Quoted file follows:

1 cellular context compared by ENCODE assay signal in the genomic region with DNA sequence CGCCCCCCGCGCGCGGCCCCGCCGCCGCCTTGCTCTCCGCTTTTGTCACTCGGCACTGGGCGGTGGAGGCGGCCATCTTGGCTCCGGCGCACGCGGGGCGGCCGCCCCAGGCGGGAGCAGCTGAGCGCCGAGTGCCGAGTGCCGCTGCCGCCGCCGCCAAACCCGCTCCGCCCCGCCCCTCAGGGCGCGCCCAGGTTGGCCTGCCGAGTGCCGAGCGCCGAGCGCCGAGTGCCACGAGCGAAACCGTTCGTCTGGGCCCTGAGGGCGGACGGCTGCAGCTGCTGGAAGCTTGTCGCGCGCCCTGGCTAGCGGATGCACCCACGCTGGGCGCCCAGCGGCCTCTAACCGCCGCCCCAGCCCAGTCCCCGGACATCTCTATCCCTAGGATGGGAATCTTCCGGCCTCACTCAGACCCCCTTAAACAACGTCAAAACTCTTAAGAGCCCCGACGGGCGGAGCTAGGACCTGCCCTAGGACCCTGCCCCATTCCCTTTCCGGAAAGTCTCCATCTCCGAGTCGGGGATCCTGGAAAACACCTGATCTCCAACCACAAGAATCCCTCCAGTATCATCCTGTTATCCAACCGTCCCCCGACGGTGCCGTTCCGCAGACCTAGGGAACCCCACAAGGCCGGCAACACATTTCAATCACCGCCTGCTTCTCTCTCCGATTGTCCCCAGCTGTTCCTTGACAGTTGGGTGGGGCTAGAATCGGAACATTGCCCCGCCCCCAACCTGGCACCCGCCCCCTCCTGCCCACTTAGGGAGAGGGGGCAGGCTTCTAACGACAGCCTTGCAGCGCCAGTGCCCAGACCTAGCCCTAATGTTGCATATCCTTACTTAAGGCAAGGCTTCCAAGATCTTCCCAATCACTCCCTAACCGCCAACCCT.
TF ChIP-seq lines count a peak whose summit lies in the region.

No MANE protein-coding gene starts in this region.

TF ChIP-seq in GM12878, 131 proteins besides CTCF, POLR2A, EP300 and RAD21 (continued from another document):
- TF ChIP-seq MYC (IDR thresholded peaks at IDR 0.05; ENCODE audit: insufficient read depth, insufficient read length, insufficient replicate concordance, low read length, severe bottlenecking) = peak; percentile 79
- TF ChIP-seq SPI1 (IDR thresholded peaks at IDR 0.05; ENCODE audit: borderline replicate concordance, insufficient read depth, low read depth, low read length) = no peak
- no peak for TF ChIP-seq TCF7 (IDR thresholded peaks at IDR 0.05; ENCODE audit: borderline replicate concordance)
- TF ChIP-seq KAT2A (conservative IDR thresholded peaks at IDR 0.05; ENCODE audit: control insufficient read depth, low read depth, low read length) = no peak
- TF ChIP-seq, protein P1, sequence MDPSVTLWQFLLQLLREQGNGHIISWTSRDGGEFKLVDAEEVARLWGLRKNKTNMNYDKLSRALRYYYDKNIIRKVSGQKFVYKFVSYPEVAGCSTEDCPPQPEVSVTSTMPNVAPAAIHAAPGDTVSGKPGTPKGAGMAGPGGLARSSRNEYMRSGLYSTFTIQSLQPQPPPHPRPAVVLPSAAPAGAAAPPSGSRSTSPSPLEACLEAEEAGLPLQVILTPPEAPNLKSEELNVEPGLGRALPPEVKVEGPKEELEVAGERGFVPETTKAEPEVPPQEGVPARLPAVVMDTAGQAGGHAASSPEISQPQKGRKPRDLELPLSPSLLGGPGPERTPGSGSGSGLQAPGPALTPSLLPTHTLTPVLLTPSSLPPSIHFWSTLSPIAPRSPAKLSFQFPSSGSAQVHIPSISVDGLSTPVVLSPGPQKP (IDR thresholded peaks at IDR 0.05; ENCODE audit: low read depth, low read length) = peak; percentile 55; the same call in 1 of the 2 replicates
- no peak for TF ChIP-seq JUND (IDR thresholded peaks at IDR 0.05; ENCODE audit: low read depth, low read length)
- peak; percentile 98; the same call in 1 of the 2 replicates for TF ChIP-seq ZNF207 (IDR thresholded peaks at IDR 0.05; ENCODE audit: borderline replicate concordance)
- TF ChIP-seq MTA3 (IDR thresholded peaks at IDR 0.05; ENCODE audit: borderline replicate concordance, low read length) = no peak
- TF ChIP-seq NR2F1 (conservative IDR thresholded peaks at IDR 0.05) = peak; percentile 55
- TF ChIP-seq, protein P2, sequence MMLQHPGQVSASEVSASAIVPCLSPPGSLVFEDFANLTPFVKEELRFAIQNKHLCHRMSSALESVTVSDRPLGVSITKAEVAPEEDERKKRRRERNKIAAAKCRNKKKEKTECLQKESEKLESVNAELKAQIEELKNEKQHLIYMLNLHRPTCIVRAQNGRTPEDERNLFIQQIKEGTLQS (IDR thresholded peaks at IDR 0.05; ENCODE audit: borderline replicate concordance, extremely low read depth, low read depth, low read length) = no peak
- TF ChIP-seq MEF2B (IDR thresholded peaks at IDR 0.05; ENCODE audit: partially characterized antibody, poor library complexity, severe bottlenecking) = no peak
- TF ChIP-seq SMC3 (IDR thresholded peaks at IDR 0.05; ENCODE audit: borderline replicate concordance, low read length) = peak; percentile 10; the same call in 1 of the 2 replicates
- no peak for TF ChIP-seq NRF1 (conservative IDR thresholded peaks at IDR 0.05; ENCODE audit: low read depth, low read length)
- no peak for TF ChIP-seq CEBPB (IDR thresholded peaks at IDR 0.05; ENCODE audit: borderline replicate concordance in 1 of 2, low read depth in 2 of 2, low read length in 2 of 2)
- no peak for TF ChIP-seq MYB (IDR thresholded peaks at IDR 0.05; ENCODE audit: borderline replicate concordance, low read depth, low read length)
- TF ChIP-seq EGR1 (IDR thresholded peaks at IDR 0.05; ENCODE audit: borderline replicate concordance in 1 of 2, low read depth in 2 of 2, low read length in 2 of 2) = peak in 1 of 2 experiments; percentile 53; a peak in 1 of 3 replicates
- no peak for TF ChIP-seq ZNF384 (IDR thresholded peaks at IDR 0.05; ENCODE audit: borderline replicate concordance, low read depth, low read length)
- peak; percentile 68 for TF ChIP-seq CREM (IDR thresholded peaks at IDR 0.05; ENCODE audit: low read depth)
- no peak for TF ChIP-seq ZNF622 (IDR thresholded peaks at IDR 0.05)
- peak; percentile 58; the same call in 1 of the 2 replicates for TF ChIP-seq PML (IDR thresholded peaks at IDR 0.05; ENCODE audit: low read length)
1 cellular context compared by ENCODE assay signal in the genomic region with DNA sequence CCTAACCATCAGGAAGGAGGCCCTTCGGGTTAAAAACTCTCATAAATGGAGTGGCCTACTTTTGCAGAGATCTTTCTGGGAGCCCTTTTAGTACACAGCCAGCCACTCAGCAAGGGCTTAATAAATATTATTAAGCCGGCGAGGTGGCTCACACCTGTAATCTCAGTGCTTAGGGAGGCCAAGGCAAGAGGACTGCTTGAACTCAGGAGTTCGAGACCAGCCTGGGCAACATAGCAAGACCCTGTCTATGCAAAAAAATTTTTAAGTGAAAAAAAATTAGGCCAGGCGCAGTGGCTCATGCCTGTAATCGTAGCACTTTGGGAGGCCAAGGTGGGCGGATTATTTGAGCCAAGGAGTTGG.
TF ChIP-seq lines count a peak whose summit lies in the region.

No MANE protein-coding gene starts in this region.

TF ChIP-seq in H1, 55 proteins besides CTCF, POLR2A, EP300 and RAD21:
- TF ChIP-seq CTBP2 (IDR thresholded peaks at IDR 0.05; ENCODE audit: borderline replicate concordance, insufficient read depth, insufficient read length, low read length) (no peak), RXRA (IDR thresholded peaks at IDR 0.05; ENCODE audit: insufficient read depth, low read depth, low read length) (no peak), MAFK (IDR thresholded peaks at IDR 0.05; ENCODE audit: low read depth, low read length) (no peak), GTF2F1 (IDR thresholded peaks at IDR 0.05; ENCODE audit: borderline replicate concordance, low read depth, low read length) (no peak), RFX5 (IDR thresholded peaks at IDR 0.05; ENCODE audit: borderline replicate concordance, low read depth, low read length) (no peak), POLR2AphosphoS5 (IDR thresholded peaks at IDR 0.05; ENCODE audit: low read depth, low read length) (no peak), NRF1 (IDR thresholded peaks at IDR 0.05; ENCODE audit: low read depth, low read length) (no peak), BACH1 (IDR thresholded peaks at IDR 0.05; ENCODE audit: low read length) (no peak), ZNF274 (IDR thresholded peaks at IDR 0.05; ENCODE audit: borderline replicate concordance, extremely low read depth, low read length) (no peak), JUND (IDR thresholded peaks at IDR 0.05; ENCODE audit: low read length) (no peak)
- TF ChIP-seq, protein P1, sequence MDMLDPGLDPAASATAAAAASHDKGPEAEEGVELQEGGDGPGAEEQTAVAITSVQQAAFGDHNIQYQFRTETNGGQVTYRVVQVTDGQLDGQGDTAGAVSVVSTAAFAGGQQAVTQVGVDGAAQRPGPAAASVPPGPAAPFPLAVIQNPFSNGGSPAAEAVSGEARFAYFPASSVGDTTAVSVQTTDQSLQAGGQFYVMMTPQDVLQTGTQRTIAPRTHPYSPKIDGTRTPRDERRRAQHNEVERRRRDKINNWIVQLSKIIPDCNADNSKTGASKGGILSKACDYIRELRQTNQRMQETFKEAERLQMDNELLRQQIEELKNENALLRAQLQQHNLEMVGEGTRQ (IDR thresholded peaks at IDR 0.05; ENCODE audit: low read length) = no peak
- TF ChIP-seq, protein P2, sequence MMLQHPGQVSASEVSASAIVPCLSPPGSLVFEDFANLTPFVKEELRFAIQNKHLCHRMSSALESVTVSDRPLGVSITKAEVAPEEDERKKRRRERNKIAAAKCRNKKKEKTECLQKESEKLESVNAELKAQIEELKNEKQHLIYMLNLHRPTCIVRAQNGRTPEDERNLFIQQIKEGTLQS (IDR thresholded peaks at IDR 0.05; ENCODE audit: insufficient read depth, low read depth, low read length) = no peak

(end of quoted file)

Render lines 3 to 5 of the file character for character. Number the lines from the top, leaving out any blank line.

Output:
No MANE protein-coding gene starts in this region.

TF ChIP-seq in GM12878, 131 proteins besides CTCF, POLR2A, EP300 and RAD21 (continued from another document):
- TF ChIP-seq MYC (IDR thresholded peaks at IDR 0.05; ENCODE audit: insufficient read depth, insufficient read length, insufficient replicate concordance, low read length, severe bottlenecking) = peak; percentile 79